UPDATE: Oct. 29, 2021: The Real Good Food Company plans to set its initial share price at $14 to $16, according to an updated filing with the Securities and Exchange Commission. This could drive the company's IPO valuation up to $98.1 million.
- The Real Good Food Company, a manufacturer of grain-free and better-for-you frozen entrees, plans to go public, according to documents filed Tuesday evening with the U.S. Securities and Exchange Commission. The company plans to raise $86.25 million in its IPO, after having initially filed a confidential registry statement in July.
- The company, founded in 2016 with the mission of making comfort foods that consumers can feel good about eating, touted its products' wide appeal and nutritional qualities in its filing. Its products are currently in 170,000 total distribution points nationwide, including Walmart, Kroger and Costco. The company generated nearly $39 million in sales in 2020, and $35.5 million in the first six months of 2021, according to the filing.
- The Real Good Food Company is the latest in a long parade of food and beverage companies making their IPO this year, including Oatly, Zevia, Dole and Sovos Brands. Vita Coco is slated to begin trading next week, and Chobani confidentially filed a registry statement in July.
The Real Good Food Company was founded five years ago to create better-for-you and gluten-free versions of frozen comfort foods. The company's products, branded as "Realgood," include gluten-free pizzas, enchiladas, breakfast sandwiches, and entrees such as lasagna and stuffed chicken. The brand has been popular among people with diabetes searching for low-carb offerings, and it fits into the gluten-free food niche.
Real Good Foods has lately seen a great deal of growth. According to the filing, the company increased its retail distribution by 80% in the two years ending Dec. 27, 2020. Sales have also skyrocketed, with the dollar amount in the first half of this year adding up to almost twice the sales of first six months of 2020. Last week, the company announced a new pizza featuring plant-based Beyond Sausage. Earlier this year, the company launched its Grande Enchilada product, which uses chicken and cheese to make a grain-free tortilla.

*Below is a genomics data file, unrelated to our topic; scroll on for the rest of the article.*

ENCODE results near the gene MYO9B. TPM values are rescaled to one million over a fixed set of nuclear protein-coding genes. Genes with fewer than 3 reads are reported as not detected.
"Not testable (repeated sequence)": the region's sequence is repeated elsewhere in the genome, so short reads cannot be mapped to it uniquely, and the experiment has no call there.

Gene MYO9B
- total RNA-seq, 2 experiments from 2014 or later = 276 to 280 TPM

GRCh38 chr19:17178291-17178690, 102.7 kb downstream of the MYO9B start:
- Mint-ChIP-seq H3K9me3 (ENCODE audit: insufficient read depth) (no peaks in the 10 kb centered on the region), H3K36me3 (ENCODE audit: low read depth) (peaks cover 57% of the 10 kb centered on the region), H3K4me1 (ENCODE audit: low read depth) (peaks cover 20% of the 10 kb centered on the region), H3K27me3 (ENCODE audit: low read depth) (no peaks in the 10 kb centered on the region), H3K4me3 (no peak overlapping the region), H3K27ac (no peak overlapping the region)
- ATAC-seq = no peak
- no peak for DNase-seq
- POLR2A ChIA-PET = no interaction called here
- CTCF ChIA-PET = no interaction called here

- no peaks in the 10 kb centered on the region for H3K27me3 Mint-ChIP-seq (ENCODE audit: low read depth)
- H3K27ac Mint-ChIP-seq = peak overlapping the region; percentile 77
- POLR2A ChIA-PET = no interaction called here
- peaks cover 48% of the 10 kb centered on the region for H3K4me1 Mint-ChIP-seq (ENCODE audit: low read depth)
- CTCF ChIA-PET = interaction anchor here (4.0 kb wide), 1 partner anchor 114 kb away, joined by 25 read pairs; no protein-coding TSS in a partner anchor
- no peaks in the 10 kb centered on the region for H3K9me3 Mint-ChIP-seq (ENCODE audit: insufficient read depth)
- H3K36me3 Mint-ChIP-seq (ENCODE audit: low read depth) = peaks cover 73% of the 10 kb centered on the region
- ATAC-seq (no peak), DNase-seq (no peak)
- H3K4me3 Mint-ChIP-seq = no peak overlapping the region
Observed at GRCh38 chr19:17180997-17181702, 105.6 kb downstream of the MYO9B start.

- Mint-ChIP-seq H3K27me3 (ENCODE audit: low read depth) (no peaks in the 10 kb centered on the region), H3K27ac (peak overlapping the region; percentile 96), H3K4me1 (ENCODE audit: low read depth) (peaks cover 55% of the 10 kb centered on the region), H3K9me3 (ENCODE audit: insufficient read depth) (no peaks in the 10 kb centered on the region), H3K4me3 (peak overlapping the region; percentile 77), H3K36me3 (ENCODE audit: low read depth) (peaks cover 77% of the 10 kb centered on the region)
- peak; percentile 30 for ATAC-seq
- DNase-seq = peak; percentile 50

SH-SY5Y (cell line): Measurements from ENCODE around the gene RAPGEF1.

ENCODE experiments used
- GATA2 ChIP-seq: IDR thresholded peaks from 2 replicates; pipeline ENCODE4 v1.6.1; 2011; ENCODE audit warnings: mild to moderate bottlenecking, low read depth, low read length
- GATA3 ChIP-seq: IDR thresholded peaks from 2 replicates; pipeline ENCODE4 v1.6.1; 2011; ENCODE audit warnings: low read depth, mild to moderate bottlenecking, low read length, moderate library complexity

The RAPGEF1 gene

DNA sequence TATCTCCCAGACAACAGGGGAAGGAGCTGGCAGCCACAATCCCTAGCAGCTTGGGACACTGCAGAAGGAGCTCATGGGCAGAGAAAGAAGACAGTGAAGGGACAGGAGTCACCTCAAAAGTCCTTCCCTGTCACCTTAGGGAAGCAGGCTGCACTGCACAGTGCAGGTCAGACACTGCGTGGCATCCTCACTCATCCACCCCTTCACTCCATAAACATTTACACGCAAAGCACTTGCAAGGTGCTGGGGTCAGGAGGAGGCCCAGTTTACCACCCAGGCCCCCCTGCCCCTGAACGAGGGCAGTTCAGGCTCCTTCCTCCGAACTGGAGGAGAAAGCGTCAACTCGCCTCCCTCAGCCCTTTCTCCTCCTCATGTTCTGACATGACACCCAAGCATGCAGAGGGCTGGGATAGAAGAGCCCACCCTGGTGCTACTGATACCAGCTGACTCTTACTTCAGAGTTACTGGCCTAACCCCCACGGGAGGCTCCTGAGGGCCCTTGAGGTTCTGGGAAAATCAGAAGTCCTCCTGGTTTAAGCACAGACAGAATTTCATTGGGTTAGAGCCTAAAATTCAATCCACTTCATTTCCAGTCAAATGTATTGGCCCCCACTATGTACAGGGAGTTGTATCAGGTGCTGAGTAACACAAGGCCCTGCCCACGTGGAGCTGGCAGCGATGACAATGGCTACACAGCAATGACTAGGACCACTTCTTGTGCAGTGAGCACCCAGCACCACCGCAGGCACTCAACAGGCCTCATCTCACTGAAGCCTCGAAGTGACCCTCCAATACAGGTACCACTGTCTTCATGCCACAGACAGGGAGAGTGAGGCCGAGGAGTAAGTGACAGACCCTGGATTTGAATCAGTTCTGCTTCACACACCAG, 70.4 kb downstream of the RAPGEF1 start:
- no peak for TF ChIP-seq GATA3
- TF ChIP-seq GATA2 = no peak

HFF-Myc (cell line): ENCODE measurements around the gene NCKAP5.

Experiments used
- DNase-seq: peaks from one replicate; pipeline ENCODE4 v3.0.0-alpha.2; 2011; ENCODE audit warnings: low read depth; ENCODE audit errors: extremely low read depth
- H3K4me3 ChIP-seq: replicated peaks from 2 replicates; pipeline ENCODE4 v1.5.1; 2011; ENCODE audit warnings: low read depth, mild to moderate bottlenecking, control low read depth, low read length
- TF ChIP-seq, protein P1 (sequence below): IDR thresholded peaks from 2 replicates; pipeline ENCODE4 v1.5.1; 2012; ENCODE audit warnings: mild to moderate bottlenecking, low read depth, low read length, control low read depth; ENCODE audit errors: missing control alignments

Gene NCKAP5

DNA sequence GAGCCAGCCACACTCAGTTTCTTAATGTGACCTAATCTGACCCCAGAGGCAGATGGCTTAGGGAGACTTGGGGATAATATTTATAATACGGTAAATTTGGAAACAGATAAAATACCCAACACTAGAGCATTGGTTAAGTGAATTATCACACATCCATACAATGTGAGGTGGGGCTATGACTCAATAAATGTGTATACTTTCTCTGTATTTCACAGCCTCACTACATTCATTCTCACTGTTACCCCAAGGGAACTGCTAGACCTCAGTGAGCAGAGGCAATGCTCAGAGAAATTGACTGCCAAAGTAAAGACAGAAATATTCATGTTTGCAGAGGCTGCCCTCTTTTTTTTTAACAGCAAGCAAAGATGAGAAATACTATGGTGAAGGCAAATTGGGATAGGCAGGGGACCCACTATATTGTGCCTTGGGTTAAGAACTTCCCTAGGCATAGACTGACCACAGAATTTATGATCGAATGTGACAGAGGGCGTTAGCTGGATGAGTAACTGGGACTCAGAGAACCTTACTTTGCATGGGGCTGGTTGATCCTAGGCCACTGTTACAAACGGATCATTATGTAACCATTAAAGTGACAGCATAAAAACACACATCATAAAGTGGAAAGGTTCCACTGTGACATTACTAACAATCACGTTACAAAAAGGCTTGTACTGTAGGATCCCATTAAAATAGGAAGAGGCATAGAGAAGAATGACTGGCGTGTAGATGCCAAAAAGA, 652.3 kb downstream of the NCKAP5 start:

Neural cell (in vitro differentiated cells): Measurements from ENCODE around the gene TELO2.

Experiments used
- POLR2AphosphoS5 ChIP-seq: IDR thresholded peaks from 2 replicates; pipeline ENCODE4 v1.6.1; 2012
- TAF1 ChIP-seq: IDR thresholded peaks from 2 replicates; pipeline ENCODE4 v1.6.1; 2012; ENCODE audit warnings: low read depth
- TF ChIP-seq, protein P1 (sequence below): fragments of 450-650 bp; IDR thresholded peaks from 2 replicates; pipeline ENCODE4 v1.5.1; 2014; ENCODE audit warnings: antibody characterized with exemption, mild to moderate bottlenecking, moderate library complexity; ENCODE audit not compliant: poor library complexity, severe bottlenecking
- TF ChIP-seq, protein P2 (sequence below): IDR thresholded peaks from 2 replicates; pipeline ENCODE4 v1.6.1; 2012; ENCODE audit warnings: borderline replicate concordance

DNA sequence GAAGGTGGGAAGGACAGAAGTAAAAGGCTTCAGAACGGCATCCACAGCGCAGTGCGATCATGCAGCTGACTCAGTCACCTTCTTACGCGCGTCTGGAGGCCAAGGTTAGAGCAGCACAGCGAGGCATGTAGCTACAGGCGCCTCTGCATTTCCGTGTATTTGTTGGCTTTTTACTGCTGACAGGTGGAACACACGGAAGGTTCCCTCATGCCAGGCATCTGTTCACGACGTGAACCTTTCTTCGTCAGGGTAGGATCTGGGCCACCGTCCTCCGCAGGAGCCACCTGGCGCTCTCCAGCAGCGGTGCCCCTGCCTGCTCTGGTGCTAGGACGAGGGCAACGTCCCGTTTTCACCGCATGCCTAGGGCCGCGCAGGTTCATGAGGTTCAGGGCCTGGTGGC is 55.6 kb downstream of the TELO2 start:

In 2019, Real Good Foods received a minority investment from Strand Equity for an undisclosed amount. It received $35 million in May through a debt investment.
The company has never made a profit, and has posted pretty significant losses since its inception, according to the filing. Last year, the company's net loss was about $15.6 million. In the first six months of 2021, the net loss has been $10.3 million. Real Good Foods plans to use the funds raised by the IPO to further expand capacity and distribution, which is something it acknowledges in its filing will be expensive and may keep the company from being profitable in the foreseeable future.
The filing talks a lot about Real Good Foods' potential. The frozen food space saw $58 billion in U.S. sales last year, according to SPINS data cited in the filing. During the last two years, the frozen segment has had a compound annual growth rate of 11%. Health and wellness brands, like Real Good Foods, made up 16% of frozen food, the company says in its filing, meaning there is a lot of runway for growth. The company also talks about distribution points in its filing, but there are many more actual stores it could get into. In a recent press release, the company said its products were in more than 16,000 stores nationwide.
Real Good Foods also brings up its online fan base in the filing, which it describes as "one of the largest social media followings of any brand within the frozen food category today." About 500,000 accounts follow the company on various social platforms. From its earliest days, Real Good Foods has seen its online fan base as a significant asset. In 2018, CEO Bryan Freeman told Food Navigator that the brand's success in e-commerce had a lot to do with social media, which it used as a tool to gauge what consumers were interested in and listen directly to their concerns.
But potential for future earnings doesn't add up to sales, and even the most engaged social media followers are not the same as investors. The brand has grown quickly, but exponential growth rates are easier to post when a company is small. While Real Good Foods may have all of the right ingredients for growth, what it needs for a successful IPO are people who are willing to put their money into the company's future success.